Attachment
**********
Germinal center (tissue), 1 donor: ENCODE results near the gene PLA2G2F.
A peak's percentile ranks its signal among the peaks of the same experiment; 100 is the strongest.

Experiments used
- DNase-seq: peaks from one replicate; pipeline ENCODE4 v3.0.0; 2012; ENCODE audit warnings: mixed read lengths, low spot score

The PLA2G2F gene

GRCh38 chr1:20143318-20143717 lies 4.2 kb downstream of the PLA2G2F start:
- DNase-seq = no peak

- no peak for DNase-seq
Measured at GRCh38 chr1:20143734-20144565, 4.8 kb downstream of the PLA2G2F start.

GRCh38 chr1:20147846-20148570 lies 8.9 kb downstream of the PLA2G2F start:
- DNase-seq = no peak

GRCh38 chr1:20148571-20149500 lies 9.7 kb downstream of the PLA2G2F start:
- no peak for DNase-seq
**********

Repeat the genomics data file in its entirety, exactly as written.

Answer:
Germinal center (tissue), 1 donor: ENCODE results near the gene PLA2G2F.
A peak's percentile ranks its signal among the peaks of the same experiment; 100 is the strongest.

Experiments used
- DNase-seq: peaks from one replicate; pipeline ENCODE4 v3.0.0; 2012; ENCODE audit warnings: mixed read lengths, low spot score

The PLA2G2F gene

GRCh38 chr1:20143318-20143717 lies 4.2 kb downstream of the PLA2G2F start:
- DNase-seq = no peak

- no peak for DNase-seq
Measured at GRCh38 chr1:20143734-20144565, 4.8 kb downstream of the PLA2G2F start.

GRCh38 chr1:20147846-20148570 lies 8.9 kb downstream of the PLA2G2F start:
- DNase-seq = no peak

GRCh38 chr1:20148571-20149500 lies 9.7 kb downstream of the PLA2G2F start:
- no peak for DNase-seq